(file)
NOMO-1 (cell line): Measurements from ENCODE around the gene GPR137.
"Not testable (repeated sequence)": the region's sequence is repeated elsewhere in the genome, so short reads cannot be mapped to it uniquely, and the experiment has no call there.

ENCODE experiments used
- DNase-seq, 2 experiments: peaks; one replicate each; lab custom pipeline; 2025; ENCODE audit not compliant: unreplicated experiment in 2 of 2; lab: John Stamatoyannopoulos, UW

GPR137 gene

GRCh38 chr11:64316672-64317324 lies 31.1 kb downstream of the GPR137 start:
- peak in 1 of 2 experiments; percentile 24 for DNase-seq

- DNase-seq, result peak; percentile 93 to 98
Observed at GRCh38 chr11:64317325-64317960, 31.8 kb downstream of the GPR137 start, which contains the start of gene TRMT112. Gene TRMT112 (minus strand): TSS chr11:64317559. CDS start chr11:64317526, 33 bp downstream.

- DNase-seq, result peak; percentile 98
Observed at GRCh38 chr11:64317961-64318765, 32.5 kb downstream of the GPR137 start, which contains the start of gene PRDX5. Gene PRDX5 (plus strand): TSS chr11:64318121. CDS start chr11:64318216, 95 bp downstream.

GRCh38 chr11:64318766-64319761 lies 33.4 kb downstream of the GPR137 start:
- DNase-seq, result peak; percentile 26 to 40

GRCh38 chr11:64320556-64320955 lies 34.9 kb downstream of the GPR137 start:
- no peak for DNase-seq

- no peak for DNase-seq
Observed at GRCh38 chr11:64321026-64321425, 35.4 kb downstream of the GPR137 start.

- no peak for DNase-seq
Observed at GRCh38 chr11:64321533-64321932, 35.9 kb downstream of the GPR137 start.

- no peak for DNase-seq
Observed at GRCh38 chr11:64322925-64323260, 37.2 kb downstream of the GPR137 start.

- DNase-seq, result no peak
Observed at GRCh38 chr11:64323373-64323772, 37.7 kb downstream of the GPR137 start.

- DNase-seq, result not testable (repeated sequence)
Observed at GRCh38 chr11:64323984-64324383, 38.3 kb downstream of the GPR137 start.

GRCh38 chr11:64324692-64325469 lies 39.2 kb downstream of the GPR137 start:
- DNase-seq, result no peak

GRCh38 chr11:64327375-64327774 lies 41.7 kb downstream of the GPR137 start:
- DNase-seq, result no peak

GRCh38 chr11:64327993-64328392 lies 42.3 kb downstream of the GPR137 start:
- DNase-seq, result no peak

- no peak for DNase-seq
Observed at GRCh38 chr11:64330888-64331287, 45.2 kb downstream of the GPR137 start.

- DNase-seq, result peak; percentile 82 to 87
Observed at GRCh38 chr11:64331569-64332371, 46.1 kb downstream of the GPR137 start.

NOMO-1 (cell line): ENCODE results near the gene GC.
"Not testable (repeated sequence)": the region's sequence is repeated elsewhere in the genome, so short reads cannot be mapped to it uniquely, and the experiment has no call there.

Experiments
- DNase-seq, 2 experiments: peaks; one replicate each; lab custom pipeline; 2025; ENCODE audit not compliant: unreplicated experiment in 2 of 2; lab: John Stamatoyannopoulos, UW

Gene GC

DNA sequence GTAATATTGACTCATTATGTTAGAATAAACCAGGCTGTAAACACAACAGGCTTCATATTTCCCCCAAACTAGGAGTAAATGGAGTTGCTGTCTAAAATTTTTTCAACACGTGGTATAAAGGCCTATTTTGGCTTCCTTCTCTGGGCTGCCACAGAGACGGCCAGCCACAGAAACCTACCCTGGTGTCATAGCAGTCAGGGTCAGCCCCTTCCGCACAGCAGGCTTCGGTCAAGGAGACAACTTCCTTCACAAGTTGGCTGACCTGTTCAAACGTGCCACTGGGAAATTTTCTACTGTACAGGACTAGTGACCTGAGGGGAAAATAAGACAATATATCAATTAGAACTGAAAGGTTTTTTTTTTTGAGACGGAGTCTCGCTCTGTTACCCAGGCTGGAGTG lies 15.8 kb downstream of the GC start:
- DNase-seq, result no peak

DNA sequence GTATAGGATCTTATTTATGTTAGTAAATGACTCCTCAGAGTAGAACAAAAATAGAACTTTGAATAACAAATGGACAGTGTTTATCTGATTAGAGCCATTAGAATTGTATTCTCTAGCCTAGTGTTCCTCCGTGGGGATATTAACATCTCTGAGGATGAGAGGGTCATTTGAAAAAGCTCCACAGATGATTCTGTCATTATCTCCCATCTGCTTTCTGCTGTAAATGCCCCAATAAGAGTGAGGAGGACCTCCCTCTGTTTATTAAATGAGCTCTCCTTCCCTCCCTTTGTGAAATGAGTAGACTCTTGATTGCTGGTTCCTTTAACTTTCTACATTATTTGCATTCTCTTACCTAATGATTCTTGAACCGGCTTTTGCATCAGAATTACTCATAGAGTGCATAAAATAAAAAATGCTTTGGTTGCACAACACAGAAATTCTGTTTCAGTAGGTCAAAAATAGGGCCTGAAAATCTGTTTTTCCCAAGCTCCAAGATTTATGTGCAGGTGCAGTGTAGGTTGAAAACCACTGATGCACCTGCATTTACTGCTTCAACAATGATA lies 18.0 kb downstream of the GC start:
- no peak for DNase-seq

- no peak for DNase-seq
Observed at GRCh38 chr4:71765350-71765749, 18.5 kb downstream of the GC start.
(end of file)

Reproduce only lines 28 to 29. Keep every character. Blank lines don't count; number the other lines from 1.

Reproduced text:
GRCh38 chr11:64327375-64327774 lies 41.7 kb downstream of the GPR137 start:
- DNase-seq, result no peak